To determine BBB permeability, mice were injected with fluorescein, a LMW tracer that does not normally cross the BBB29, 3 h after NECA administration (Fig. 1). Thereafter, the amount of fluorescein that extravasated into the brain parenchyma was quantified (Fig. 1A,B). The dose and route of administration for NECA and the time point for assessment of BBB permeability were based on the original study that demonstrated the BBB disrupting effect of AR stimulation20. As discovered in that study, NECA dose-dependently increased the amount of fluorescein extravasated into the forebrain and cerebellum, with 0.08 mg/kg being the most effective dose (p < 0.001; n = 6) (Fig. 1A,B). However, when fluorescein levels in the liver and blood were measured, we also observed a substantial increase in fluorescein concentration (p < 0.001; n = 6) (Fig. 1C,D). Additionally, higher doses of NECA (0.08 and 0.32 mg/kg) actually decreased the normalized BBB permeability (p < 0.001; n = 6), which was calculated by taking the ratio of brain:blood fluorescein concentrations (Fig. 1A,B). These findings suggest that NECA increased the brain extravasation of fluorescein by increasing its plasma concentration, but the effect on fluorescein extravasation was less effective at higher doses (>0.08 mg/kg) due to a gradual decrease in BBB permeability.

Figure 1: NECA increased fluorescein extravasation and concentration in blood.
Figure 1

Mice received fluorescein (i.v. via tail vein) at 3 h after NECA injection (n = 6 per group), and fluorescein concentrations in forebrain (A1), cerebellum (B1), liver (C), and blood (D) were quantified 90 min later. BBB permeability was normalized to fluorescein concentration in blood for fluorescein concentrations in forebrain (A2) and cerebellum (B2). The bars represent means ± SEM. Significant differences were determined by Fisher’s LSD test. *p < 0.05, **p < 0.01, and ***p < 0.001; n.s. indicates no significant difference.

NECA increases brain extravasation of LMW dextran without BBB disruption

To examine whether our unexpected findings were specific to fluorescein, we repeated the same experiment using LMW dextran, the same tracer used in the original study20 that concluded that NECA opens the BBB. Consistent with the above findings, NECA (0.08 mg/kg) significantly increased the amount of LMW dextran extravasated into the forebrain and cerebellum (p < 0.001; n = 10) (Fig. 2A,B), but it also, even more substantially, increased the concentration of LMW dextran in blood (p < 0.001; n = 10) (Fig. 2D). Therefore, NECA decreased the normalized BBB permeability calculated by taking the ratio of brain:blood LMW dextran concentrations (p < 0.001; n = 10) (Fig. 2A,B). Taken together, NECA increased the brain extravasation of LMW fluorescein and dextran by increasing their plasma concentrations; this was despite a decrease in BBB permeability, determined by normalizing the differences in plasma tracer concentrations.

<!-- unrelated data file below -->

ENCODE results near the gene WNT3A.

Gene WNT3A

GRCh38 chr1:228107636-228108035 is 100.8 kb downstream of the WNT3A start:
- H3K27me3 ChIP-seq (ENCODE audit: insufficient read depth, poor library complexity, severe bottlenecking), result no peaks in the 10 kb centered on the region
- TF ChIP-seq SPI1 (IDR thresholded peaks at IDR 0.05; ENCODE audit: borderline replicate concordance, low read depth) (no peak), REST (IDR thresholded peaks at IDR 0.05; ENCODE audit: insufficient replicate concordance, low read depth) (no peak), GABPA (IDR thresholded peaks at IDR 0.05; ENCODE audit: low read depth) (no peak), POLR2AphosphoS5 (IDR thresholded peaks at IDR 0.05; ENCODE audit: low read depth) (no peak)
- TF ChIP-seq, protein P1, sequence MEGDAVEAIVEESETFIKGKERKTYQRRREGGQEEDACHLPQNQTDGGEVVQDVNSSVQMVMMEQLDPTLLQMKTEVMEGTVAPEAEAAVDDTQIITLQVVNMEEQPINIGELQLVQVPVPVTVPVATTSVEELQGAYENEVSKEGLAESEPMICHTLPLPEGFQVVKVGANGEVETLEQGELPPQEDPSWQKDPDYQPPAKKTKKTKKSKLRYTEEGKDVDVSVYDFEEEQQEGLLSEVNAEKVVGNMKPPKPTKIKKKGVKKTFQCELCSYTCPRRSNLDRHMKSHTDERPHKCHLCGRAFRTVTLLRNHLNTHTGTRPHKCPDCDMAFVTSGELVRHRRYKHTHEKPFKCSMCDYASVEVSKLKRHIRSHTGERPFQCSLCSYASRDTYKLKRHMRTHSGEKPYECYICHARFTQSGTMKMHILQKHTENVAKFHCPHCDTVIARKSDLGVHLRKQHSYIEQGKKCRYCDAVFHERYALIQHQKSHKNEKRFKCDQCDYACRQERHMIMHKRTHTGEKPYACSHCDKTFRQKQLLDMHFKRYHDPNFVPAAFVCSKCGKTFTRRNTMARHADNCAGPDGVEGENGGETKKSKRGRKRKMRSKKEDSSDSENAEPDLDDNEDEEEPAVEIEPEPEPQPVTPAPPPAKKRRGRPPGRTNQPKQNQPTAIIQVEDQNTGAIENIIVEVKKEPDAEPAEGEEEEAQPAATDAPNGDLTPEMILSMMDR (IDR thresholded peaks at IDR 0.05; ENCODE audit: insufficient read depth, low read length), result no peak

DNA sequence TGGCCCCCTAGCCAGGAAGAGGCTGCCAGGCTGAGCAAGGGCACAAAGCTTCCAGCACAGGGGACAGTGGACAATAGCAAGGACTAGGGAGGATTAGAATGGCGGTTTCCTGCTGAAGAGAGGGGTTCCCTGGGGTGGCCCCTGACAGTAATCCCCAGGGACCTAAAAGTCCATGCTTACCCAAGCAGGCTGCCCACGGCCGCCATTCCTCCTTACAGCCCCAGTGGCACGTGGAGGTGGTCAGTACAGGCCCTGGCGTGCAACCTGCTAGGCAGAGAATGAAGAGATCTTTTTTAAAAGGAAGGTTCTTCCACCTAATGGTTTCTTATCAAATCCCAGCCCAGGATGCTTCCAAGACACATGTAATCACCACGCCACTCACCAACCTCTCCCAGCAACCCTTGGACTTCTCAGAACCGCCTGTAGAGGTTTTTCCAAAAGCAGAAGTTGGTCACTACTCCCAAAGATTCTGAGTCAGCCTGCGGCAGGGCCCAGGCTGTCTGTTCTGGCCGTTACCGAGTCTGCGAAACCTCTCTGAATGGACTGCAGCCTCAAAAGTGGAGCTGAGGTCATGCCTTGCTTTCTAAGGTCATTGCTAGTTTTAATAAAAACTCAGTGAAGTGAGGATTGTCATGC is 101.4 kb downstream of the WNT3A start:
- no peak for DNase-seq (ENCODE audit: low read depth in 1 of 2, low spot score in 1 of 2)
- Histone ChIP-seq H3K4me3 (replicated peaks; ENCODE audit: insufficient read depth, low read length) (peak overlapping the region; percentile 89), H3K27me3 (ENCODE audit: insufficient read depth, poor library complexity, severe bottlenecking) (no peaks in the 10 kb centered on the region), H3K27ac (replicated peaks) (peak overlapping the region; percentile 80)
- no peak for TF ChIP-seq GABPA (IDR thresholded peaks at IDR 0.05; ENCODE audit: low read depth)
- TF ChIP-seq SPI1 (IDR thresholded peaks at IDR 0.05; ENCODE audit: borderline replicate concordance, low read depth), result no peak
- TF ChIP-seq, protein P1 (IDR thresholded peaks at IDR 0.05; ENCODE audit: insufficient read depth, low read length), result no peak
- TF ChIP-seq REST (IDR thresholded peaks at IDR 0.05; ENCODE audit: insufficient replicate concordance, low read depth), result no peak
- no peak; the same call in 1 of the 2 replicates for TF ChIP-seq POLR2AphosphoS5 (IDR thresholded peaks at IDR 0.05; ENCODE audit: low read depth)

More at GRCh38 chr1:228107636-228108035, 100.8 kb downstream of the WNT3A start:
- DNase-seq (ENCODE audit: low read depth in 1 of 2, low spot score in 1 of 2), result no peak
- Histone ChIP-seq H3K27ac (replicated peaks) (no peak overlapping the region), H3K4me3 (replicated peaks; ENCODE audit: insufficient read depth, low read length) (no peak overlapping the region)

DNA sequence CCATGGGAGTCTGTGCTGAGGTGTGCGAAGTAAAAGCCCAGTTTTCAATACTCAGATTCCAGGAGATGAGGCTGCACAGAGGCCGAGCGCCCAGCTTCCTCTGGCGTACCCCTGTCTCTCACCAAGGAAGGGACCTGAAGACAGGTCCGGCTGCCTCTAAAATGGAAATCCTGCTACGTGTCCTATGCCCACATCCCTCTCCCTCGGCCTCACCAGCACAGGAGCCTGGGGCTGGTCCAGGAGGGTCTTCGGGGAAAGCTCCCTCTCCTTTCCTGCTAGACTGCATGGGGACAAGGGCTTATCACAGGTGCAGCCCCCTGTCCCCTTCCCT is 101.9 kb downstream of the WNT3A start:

Figure 2: NECA increased low molecular weight (LMW) dextran extravasation and concentration in blood.
Figure 2

Mice received LMW dextran (i.v. via tail vein) at 3 h after NECA injection (n = 10 per group), and LMW dextran concentrations in forebrain (A1), cerebellum (B1), liver (C), and blood (D) were quantified 90 min later. BBB permeability was normalized to LMW dextran concentration in blood for LMW dextran concentrations in forebrain (A2) and cerebellum (B2). The bars represent means ± SEM. Significant differences were determined by the unpaired t test. ***p < 0.001; n.s. indicates no significant difference.

Increase in tracer concentration is associated with impaired renal function

Given that the plasma concentration of intravascular tracer was increased, we examined the blood of NECA-treated mice to understand this pharmacological response (Fig. 3). Consistent with the AR-dependent effect of NECA on blood glucose levels in mice30, NECA (0.08 and 0.32 mg/kg) increased the plasma glucose concentration (p < 0.001; n = 4) in mice used in this study (Fig. 3A). This confirmed that our protocol for preparing and injecting NECA was technically competent.

Figure 3: Systemic effect of NECA on glucose and renal function.
Figure 3

Blood glucose (A), hematocrit (B), blood hemoglobin (C), and blood urea nitrogen (BUN) (D) were determined 4.5 h following NECA injection in mice (n = 4 per group). The bars represent means ± SEM. Significant differences are determined by Fisher’s LSD test. *p < 0.05, **p < 0.01, and ***p < 0.001; n.s. indicates no significant difference.

Because AR signaling is known to affect urine volume31,32, the increased plasma fluorescein concentration could be secondary to a change in blood volume. In this experiment, NECA (0.02–0.32 mg/kg) failed to have any effect on the hematocrit or hemoglobin concentration, two indicators of acute change in blood volume, of the treated mice at 4.5 h following intravenous injection (p > 0.05; n = 4) (Fig. 3B,C). Thus, any effect of NECA on blood volume is unlikely to affect plasma fluorescein concentration in the time course of this study.